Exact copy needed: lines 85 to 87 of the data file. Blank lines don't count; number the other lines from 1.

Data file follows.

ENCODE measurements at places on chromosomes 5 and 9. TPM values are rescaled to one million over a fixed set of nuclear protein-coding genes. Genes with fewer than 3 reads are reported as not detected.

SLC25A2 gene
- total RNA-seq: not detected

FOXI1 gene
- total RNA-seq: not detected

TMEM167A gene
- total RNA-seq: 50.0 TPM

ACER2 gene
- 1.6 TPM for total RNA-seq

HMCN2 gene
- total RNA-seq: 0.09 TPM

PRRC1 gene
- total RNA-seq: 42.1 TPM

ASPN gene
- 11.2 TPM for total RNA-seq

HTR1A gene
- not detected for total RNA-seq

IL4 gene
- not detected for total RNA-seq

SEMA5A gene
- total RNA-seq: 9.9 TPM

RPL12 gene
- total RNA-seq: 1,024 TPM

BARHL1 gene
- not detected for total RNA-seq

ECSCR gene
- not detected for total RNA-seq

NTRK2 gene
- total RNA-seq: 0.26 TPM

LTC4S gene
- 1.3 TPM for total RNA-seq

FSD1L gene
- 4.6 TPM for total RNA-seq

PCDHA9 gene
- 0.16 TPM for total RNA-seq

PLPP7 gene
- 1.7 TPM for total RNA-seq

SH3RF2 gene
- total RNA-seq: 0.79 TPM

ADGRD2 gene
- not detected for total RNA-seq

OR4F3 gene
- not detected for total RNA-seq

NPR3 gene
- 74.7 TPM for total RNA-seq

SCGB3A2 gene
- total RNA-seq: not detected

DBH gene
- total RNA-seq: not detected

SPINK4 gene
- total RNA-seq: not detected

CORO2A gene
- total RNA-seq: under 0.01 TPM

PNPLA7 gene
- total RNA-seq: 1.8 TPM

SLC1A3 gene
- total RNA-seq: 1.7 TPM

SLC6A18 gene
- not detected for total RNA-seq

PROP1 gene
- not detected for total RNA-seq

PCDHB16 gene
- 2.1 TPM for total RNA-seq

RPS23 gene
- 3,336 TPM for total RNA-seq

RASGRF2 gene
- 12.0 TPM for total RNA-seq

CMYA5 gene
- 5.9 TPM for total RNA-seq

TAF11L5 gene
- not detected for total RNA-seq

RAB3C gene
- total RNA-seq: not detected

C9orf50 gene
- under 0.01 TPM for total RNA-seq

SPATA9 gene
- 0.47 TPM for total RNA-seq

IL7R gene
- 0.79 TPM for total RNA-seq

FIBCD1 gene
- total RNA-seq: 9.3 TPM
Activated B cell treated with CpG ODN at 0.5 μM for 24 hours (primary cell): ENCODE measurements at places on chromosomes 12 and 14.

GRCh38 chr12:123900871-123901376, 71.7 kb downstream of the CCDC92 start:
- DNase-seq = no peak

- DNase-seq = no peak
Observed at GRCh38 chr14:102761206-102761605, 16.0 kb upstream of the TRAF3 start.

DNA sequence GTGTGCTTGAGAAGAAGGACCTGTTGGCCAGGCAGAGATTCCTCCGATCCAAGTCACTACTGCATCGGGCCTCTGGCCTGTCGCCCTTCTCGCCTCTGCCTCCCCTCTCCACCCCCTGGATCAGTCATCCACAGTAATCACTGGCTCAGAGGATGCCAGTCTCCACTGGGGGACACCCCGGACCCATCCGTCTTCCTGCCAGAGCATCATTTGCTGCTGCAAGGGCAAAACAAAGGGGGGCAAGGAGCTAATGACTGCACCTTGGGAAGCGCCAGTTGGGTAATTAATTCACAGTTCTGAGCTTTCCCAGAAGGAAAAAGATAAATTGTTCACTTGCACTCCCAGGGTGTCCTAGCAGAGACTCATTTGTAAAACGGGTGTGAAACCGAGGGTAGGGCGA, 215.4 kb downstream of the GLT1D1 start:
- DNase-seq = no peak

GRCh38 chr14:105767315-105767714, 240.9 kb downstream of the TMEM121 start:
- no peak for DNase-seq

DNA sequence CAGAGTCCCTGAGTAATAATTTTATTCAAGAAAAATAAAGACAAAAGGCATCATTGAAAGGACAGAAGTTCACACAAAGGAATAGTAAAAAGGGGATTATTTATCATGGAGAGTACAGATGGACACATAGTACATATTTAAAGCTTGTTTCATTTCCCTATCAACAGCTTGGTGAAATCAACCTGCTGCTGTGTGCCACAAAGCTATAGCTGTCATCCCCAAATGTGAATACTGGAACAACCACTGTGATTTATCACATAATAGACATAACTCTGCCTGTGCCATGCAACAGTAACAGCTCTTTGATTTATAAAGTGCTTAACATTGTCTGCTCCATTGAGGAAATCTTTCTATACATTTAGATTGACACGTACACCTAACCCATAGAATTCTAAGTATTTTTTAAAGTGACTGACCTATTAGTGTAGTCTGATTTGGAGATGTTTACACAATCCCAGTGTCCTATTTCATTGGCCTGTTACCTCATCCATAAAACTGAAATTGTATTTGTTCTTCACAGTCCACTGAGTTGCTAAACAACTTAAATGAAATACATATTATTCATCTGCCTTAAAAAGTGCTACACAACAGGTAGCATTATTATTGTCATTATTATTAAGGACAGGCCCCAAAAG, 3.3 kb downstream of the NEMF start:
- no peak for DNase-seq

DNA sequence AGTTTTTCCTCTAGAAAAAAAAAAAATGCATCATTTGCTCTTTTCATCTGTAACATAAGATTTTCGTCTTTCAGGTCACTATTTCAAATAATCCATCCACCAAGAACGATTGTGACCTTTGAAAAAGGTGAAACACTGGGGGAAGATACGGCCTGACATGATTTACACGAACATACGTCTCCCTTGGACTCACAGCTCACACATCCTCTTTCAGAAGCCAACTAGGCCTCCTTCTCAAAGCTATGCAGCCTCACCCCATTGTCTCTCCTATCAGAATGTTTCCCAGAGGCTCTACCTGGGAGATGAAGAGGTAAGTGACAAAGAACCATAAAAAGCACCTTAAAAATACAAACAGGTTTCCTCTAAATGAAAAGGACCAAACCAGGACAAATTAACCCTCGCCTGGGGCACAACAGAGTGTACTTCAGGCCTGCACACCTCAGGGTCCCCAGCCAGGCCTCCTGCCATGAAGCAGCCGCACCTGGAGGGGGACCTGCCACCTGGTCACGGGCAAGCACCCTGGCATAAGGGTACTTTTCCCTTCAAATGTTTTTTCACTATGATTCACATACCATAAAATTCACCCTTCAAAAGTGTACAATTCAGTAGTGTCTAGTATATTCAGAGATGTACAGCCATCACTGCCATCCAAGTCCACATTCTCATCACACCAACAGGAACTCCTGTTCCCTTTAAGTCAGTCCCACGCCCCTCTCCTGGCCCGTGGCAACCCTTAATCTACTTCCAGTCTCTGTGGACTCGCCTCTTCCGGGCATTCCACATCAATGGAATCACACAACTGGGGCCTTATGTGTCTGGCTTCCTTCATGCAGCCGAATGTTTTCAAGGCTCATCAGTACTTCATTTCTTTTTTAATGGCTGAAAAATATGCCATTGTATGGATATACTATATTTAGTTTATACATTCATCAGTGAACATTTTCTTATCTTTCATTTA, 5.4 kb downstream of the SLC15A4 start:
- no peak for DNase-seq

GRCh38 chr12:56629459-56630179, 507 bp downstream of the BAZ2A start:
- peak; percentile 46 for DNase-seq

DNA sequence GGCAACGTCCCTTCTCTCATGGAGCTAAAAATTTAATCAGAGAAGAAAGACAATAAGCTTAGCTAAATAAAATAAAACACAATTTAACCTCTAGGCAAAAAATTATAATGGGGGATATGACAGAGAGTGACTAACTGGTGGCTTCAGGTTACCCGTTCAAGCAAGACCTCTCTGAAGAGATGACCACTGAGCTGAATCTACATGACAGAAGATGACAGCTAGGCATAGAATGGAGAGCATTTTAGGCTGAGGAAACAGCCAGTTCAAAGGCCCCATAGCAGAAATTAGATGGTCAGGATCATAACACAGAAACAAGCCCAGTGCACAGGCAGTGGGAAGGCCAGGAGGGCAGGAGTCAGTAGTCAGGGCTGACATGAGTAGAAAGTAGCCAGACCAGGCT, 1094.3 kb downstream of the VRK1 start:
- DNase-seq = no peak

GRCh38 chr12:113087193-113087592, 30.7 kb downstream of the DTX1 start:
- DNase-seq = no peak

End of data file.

- DNase-seq = no peak
Observed at GRCh38 chr14:102761206-102761605, 16.0 kb upstream of the TRAF3 start.

DNA sequence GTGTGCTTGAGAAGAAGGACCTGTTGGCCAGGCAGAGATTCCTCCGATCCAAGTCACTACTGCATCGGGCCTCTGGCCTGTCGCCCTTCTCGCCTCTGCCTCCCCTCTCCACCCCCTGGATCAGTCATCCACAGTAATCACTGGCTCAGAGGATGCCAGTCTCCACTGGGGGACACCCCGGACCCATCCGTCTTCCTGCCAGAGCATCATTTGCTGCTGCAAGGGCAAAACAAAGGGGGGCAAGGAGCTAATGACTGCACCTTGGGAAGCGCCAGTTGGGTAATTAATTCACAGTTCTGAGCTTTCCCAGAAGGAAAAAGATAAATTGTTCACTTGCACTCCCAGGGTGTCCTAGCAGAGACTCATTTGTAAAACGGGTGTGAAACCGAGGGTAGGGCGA, 215.4 kb downstream of the GLT1D1 start: